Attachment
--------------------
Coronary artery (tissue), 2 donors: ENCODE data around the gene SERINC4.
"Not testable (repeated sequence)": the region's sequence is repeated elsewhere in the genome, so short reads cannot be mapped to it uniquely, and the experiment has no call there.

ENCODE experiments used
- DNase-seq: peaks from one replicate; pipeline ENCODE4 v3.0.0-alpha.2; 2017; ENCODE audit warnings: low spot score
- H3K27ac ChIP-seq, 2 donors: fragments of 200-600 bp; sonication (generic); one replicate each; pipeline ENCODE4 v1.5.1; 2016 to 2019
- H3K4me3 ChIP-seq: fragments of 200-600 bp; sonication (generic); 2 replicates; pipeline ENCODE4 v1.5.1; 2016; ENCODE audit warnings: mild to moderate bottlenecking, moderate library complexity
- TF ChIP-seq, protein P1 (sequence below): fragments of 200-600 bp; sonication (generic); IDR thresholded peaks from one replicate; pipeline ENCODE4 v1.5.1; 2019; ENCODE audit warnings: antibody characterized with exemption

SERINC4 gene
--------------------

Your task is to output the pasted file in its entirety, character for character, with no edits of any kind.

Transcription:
Coronary artery (tissue), 2 donors: ENCODE data around the gene SERINC4.
"Not testable (repeated sequence)": the region's sequence is repeated elsewhere in the genome, so short reads cannot be mapped to it uniquely, and the experiment has no call there.

ENCODE experiments used
- DNase-seq: peaks from one replicate; pipeline ENCODE4 v3.0.0-alpha.2; 2017; ENCODE audit warnings: low spot score
- H3K27ac ChIP-seq, 2 donors: fragments of 200-600 bp; sonication (generic); one replicate each; pipeline ENCODE4 v1.5.1; 2016 to 2019
- H3K4me3 ChIP-seq: fragments of 200-600 bp; sonication (generic); 2 replicates; pipeline ENCODE4 v1.5.1; 2016; ENCODE audit warnings: mild to moderate bottlenecking, moderate library complexity
- TF ChIP-seq, protein P1 (sequence below): fragments of 200-600 bp; sonication (generic); IDR thresholded peaks from one replicate; pipeline ENCODE4 v1.5.1; 2019; ENCODE audit warnings: antibody characterized with exemption

SERINC4 gene